A volunteer program that pairs children with seniors is paying off in the classroom. Find out more about the Experience Corps program, where seniors help children with their reading.
Richard Ruelas: A volunteer program that pairs children with seniors is paying off in the classroom. Producer Christina Estes and photographer Juan Magana take us to Frank elementary in Guadalupe.
Child: Sharks have lived in the world.
Child: These are some things we do.
Martha Jocobo-Smith: We have about 608 students here at Frank. In pre-K through fifth grade.
Christina Estes: About 40 of them meet with their reading buddies a week. They are more formally known as AARP's experience corps. Volunteers who are trained to help students read better.
Nat Tinkler: I have been involved for about five years. This is my fifth year.
Christina Estes: Nat Tinkler is the ring leader. He recruited four other retirees in his neighborhood.
Nat Tinkler: They are young. They are so impressionable and they are a lot of fun. So I get a lot of enjoyment out of that.
Christina Estes: But this is more than a feel-good program. According to principal Martha Jacobo-Smith.
Martha Jocobo-Smith: They read nonfiction text. They work on phonics, vocabulary, fluency, they ask all those important questions related to the text that children need to know in order to comprehend and to grow academically.
Christina Estes: She says test shows students are improving their read building skills.
Nat Tinkler: Very good job.
Christina Estes: And there's another bonus. They are gaining confidence.
Martha Jocobo-Smith: We can see it in them. We can see the conversations they have with the tutors. We can see the children wanting to read more text. I have stopped in a few times when they are reading with the children. And children will be eager to share what they have read.
Child: Many people are afraid of sharks but --
Howard Shapiro: I think it's important that especially us seniors who have the time to be able to offer our assistance, whether it be in schools, in a school setting or in a business setting, it's important that we give back a little bit.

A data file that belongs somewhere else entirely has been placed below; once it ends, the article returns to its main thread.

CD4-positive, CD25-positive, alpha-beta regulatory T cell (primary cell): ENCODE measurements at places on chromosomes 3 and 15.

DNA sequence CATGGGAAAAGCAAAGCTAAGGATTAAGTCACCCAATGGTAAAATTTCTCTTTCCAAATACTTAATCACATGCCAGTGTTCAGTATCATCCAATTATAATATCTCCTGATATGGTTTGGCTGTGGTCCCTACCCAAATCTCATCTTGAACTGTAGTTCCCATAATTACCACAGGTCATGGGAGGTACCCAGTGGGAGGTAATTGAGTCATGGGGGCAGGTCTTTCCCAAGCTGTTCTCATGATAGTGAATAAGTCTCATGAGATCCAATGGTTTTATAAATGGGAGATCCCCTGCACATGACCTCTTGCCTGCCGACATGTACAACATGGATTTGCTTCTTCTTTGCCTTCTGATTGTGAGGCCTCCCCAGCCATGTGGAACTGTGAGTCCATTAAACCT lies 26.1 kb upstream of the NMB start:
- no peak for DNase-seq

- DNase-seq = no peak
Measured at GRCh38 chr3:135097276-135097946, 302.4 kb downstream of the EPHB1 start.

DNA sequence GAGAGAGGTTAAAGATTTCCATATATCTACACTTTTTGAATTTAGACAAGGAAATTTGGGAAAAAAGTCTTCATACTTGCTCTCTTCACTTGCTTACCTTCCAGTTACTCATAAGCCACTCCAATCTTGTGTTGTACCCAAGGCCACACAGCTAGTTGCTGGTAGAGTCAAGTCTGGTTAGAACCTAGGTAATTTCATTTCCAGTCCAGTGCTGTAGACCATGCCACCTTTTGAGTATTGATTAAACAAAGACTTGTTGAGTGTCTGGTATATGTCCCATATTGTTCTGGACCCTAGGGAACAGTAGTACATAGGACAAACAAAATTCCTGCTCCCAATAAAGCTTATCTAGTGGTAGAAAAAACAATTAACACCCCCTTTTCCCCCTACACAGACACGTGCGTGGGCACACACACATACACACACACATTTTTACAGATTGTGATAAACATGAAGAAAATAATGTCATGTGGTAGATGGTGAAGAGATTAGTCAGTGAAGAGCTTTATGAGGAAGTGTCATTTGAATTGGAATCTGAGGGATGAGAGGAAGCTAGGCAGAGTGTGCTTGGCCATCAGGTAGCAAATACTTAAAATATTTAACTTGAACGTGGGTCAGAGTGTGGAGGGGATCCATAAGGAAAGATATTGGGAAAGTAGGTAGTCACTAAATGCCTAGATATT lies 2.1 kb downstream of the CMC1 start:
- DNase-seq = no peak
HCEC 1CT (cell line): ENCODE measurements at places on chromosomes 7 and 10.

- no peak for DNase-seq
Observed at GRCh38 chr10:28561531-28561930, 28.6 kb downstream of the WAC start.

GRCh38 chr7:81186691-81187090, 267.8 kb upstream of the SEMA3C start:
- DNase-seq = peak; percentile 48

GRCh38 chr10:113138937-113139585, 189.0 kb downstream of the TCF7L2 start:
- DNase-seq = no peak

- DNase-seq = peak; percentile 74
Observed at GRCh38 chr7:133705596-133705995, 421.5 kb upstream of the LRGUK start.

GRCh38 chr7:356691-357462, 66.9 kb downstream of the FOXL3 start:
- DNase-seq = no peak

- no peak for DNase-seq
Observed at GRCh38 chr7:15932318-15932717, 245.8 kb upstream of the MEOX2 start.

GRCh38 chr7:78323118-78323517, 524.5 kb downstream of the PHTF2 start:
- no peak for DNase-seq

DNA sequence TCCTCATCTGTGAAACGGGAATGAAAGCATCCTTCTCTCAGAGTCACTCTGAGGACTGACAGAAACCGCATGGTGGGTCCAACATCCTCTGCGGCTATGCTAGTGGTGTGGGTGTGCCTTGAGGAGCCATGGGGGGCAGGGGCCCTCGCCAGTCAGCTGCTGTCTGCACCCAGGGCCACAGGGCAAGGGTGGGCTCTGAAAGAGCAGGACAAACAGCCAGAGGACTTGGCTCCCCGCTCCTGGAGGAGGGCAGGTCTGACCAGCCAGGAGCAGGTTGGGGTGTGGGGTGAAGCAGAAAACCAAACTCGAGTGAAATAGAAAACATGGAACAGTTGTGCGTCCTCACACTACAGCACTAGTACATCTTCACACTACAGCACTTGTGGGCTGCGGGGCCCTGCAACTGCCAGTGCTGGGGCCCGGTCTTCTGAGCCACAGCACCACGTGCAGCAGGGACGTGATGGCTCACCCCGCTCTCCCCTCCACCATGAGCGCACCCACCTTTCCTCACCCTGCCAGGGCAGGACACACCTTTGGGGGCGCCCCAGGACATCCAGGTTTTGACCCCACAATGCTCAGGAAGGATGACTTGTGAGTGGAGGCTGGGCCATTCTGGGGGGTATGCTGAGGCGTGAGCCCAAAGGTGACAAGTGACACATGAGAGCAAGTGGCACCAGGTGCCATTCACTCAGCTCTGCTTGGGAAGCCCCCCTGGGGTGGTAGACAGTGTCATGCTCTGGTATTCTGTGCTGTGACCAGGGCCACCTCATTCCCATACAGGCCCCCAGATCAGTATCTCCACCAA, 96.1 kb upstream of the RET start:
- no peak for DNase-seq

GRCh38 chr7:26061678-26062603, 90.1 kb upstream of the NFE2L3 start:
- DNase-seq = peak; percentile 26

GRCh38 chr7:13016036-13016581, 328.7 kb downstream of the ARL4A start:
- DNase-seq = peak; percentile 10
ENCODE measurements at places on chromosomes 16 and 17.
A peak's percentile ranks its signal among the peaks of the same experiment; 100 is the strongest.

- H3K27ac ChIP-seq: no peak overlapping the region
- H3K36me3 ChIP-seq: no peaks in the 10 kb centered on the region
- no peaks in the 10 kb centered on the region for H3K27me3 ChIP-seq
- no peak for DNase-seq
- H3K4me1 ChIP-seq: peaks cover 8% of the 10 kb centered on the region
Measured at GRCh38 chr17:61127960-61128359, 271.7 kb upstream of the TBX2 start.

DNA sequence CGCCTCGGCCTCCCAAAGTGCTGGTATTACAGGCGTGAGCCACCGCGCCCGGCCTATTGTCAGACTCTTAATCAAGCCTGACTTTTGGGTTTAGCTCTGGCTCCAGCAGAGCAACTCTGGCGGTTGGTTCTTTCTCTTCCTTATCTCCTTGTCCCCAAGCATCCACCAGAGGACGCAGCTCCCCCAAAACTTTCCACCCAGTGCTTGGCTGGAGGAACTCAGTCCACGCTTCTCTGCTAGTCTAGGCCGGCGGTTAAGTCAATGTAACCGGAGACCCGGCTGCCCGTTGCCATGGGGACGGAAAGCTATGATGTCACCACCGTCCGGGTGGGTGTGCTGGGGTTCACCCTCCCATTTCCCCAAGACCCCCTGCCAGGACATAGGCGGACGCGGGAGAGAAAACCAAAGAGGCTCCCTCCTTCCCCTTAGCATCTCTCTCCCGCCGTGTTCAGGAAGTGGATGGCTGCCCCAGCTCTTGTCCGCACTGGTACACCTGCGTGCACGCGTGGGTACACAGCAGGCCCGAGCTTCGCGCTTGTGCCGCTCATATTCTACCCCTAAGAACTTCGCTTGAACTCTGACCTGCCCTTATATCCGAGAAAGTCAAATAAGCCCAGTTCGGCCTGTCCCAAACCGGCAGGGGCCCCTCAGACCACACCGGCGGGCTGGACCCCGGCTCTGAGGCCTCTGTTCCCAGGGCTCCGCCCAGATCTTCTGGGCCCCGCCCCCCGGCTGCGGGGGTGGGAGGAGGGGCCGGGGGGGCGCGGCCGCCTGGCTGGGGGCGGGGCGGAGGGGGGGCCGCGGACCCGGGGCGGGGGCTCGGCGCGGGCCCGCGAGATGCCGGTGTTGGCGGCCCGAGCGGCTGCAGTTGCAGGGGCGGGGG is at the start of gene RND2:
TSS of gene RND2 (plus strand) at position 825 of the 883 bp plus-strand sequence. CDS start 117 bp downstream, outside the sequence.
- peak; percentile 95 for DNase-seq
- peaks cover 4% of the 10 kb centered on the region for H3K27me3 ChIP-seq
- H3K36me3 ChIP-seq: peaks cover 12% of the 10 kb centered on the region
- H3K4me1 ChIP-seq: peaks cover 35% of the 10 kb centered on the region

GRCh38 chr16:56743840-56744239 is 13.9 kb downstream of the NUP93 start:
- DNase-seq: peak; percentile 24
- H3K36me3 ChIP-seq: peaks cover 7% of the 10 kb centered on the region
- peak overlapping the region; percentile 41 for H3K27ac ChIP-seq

Christina Estes: While giving back is a priority for Howard Shapiro, he admits it's not all fun and games. And like most teachers he looks forward to summer break.
Howard Shapiro: There's a lot of repetition. A couple more pages. Come on. Everybody is different. We are going to read together, you and me together at the same time. Those are baby turtles on that beige. We will get there in a second. The pencil disappeared again? Patience is key.
Christina Estes: The payoff comes from knowing they are making a difference.
Howard Shapiro: Gives you a sense the kids are going to be successful. They will be able to accomplish something.
Christina Estes: And sometimes it comes from learning new words.
Howard Shapiro: One of my little girls says, "easy peasy, lemon squeezy." Is it the shark book?
Christina Estes: When the school year ends these volunteers and students will share a life-long lesson that friendship, like reading, is fundamental.
Howard Shapiro: Was that fun? You did very well. I was very proud of your reading today. It was very good.
Richard Ruelas: Right now Tempe is the only Arizona city using experience corps volunteers, but Phoenix plans to launch the program this fall with about tutors in four elementary districts. That's all tonight for "Arizona Horizon." See you tomorrow.